Mason Bees in the Arboretum

April 13th, 2011 by UWBG Arborist, Chris Watson

With the goal of enhancing pollination efforts, several mason bee houses have been placed throughout the Arboretum.  What are mason bees?  Well, according to the provider of the pollinators, Dave Richards of JohnnyAppleBeez, LLC:

“The charming Mason Bee is a gentle, shiny blue-black metallic bee, and slightly smaller than a honey bee. They are a superior pollinator, but do not produce honey. Only 350 females are needed to pollinate an acre of apple trees rather than 25,000 honey bees.  After emerging in the spring from cocoons, these solitary bees first mate, then the female begins to forage pollen and nectar from flowers for next year’s offspring.

The Mason Bee gets its common name from their nesting habit of using mud to create protective partitions for their young when reproducing. When the female has provided a sufficient supply of food for the larva, she lays an egg and then seals the cell with a thin mud plug. She then provisions another cell, and continues in this fashion until the nesting hole is nearly full. Finally, the bee plasters a thick mud plug at the entrance to protect the offspring from predators and the weather.

They are not aggressive and they may be observed at very close range without fear of being stung, unless they are handled roughly or if trapped under clothing. In nature, the Mason Bee nests within hollow stems, woodpecker drillings, and insect holes found in trees or wood. Sometimes, there may be dense collections of individual nest holes, but these bees neither connect or share nests, nor help provision or protect each other’s young. Their short foraging range is about 100 yards from the nest. Depending on the weather and available food, activity continues for around four to six weeks and then the adults die.”

The bee houses will remain secured in trees until late June, when the new cocoons will be collected for next year.  Eight boxes are located along Arboretum Drive, Azalea Way, and Pacific Connections.  Can YOU find all of them?

 

 

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Losses to UWBG Pine Collection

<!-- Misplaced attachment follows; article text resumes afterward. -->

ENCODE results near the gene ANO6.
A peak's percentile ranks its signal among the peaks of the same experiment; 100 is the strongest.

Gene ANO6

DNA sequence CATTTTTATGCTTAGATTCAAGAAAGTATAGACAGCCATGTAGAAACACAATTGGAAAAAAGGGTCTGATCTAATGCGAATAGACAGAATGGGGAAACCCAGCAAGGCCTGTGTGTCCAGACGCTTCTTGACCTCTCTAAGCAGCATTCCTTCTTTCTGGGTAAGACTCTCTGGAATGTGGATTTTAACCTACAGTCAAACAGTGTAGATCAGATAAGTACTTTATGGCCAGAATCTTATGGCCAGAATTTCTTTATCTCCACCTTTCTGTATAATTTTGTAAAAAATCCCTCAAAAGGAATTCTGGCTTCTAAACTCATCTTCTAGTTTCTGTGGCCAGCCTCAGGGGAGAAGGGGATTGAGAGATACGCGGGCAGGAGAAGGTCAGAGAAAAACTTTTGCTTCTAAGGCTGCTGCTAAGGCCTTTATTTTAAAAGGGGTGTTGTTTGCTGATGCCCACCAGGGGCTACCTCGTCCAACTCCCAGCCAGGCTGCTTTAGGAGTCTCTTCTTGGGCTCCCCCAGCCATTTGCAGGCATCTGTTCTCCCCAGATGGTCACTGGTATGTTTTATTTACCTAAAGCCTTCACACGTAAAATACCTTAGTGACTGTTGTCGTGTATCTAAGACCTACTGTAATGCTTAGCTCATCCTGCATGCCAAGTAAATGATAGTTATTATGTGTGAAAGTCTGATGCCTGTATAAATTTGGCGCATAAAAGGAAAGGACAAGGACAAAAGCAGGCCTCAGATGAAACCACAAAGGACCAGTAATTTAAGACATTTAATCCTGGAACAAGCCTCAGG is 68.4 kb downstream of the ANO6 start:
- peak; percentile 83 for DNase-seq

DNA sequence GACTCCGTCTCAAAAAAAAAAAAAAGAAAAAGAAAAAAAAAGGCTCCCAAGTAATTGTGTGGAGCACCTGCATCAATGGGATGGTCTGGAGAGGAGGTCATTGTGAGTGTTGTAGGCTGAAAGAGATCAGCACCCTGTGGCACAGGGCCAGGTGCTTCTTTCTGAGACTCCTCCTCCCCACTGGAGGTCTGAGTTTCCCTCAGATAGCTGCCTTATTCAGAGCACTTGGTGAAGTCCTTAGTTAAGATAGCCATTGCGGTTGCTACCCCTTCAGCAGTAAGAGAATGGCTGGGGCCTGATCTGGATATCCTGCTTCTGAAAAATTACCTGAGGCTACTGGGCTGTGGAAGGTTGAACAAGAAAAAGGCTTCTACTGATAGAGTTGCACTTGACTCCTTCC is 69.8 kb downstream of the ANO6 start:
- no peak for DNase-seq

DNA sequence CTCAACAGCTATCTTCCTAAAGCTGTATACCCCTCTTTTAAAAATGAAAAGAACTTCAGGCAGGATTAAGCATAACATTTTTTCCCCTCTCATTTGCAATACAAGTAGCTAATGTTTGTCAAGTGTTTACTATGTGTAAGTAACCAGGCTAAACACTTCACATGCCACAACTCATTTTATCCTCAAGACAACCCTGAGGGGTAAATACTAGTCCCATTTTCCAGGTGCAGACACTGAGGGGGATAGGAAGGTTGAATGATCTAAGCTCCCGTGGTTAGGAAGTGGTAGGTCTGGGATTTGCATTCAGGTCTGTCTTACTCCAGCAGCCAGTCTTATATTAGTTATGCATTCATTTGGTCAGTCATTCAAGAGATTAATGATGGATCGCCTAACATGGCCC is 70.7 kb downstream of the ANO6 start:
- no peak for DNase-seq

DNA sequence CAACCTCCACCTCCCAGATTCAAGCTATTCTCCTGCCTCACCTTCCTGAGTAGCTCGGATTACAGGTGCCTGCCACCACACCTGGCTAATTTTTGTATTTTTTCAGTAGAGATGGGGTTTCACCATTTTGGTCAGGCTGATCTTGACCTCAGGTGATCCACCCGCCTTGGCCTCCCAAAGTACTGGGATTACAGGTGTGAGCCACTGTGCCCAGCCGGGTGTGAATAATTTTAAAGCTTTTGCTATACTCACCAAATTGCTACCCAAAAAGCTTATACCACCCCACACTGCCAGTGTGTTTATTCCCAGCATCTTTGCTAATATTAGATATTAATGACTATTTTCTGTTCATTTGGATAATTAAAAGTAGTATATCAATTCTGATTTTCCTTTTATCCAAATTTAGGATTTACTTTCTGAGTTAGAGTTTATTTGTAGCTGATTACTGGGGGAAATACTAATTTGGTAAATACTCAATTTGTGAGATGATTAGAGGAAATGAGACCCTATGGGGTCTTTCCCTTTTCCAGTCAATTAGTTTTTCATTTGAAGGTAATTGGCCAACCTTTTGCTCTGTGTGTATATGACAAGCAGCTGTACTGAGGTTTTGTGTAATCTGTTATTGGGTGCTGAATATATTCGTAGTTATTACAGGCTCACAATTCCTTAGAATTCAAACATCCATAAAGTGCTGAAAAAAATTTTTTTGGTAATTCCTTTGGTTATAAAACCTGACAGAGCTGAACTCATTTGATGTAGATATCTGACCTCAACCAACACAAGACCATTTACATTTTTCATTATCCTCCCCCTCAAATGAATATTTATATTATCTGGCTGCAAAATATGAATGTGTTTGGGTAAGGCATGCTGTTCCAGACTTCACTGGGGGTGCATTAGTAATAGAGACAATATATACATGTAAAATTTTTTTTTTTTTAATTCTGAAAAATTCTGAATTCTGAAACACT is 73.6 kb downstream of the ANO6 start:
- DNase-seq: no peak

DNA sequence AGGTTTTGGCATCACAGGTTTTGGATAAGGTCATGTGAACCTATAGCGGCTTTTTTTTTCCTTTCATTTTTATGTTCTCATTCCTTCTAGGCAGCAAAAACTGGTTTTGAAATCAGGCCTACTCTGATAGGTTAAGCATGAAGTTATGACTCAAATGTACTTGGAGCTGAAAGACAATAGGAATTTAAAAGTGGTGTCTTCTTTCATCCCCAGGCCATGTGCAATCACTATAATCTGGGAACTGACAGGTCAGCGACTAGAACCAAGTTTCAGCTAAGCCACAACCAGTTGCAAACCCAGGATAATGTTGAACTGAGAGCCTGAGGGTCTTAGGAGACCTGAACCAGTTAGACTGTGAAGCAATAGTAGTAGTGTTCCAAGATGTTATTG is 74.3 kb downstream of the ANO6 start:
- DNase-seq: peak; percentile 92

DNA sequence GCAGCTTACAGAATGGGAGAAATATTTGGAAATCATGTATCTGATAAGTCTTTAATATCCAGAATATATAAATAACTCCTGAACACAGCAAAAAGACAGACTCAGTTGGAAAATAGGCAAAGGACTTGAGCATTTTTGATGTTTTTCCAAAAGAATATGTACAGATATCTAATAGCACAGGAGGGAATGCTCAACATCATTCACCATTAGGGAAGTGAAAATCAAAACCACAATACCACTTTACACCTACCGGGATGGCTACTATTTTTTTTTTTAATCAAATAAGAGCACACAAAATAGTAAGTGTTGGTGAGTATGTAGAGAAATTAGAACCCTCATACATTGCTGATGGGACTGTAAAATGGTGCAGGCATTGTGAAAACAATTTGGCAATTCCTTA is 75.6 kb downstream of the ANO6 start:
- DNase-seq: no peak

April 11th, 2011 by UWBG Arborist, Chris Watson

A turkish pine (Pinus brutia) and a Chinese white pine (Pinus armandii) were recently removed from the Canal Reserve area near the Museum of History and Industry.  Both trees declined suddenly over the past year and died over the winter.  Blue staining was evident in the wood of both trees.  We’re not sure exactly how these trees are infected with the fungus, but one theory is that a bark boring insect (red turpentine beetle) carries the pathogen into the tree.  These beetles appear to be secondary pests, meaning they attack stressed trees.  The beetles lay eggs in galleries under the bark and the larvae overwinter in these galleries.  The new generation of beetles emerges in warm weather the following spring.

Because these insect pests are secondary, management of our pine collection is focused on alleviating stress through deep root aeration, compost and mulch applications.  Dead or severely declining trees are removed and the wood and brush are destroyed immediately to stop the spread of beetle.  Persistent monitoring helps staff prioritize which trees need the most help.  Over time, we should be able to minimize losses to the collection and keep our remaining pines healthy.

 

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April 2011 Plant Profile: Osmanthus delavayi

April 8th, 2011 by Soest Gardener, Riz Reyes
 

One of the most useful and attractive evergreen shrubs for the Pacific Northwest, this fragrant, spring blooming gem is hardy, easy to grow and highly adaptable to our climate. Left alone, it’s a loose and airy background shrub with clusters of densely packed tubular flowers in early spring. It also responds well to regularly pruning and shearing as a specimen or hedging plant. This is often done after flowering to stimulate growth that puts forth next year’s bloom.

Common Name: Delavay Tea Olive
Family: Oleaceae
Location: Fragrance Garden. McVay Courtyard
Origin: Western China
Height: 6-8ft. tall and
Spread: 10-15 ft. wide
Bloom Time: Late March into April
Bloom Type/Color: White, axillary, tubular flowers. Scented
Exposure/Water/Soil: Sun-Part Shade. Moderately moist and well draining soil.

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Professor Sarah Reichard Named UWBG Director

April 1st, 2011 by UWBG Communication Staff

Professor Sarah Reichard

Professor Sarah Reichard

Thomas Hinckley, Interim Director School of Forest Resources, named Sarah Reichard as Interim Director until June 30, 2011, replacing Sandra Lier.  Starting July 1 Professor Reichard will be the Orin and Althea Soest Director of UWBG, and she will hold that position for one year, until June 30, 2012.

Director Hinckley announced his decision on March 25 and stated: “I am very appreciative that Sarah has accepted this position in these very uncertain times. I believe that Sarah may be the first individual to hold this position who has the combination of skill sets, innovative ideas, community connections, and stakeholder trust not only to adjust to current financial realities, but also to move UWBG forward.”

Dr. Reichard received her Ph.D., working at the Center for Urban Horticulture, in 1994 and returned in 1997 as faculty. Her research is focused on plant conservation, including the biology of both  invasive and rare plants. She is the author of more than 40 scientific papers and her new book The Conscientious Gardener: Cultivating a Garden Ethic, was recently published by University of California Press.

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